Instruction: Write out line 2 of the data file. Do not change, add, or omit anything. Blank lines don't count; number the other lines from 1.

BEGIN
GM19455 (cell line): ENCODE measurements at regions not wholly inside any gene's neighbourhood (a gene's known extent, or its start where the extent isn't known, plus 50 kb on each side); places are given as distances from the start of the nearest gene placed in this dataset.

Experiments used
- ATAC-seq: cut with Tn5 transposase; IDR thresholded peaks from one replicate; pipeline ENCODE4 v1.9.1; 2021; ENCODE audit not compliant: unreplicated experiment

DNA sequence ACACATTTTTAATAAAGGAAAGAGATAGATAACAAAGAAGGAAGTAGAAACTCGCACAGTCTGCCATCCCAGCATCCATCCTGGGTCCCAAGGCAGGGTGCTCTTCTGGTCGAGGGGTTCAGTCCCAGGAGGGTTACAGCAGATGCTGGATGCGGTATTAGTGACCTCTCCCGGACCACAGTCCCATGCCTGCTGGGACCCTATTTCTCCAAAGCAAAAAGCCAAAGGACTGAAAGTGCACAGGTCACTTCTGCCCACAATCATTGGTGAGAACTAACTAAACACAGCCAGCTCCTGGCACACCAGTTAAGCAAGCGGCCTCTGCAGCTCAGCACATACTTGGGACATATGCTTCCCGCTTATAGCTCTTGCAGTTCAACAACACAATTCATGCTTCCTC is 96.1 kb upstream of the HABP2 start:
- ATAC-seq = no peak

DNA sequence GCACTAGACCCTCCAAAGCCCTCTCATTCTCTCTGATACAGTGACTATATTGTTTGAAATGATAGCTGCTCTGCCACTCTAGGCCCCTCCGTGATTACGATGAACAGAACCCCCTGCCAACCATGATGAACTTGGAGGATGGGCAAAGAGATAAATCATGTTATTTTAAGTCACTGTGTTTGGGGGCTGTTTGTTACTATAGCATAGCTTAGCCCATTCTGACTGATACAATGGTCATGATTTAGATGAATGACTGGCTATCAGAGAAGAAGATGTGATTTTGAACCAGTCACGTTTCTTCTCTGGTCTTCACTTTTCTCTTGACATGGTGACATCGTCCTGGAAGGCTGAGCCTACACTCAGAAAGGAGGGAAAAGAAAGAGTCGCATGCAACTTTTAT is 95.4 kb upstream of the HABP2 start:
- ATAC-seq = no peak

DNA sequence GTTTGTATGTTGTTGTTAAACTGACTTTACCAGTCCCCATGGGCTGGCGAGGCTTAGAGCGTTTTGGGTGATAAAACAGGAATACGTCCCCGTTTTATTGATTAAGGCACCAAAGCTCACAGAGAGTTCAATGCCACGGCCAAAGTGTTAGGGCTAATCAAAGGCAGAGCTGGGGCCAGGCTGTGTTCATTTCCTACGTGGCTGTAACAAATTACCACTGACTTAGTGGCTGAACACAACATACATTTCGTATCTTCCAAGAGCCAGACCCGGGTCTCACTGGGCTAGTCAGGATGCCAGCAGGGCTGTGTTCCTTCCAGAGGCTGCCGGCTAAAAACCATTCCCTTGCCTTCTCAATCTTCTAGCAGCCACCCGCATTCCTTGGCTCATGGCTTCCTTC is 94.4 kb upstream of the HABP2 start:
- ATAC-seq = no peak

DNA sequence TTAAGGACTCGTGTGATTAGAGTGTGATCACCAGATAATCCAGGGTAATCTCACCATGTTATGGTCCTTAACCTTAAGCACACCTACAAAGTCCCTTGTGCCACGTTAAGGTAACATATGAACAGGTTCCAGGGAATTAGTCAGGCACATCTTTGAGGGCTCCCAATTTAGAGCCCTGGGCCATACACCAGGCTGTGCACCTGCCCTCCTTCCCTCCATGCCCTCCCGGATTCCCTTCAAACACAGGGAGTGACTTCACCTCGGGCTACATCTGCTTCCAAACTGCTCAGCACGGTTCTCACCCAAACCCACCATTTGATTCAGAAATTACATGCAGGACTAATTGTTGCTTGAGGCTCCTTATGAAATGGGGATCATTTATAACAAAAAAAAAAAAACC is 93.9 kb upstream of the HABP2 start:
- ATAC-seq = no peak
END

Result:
Experiments used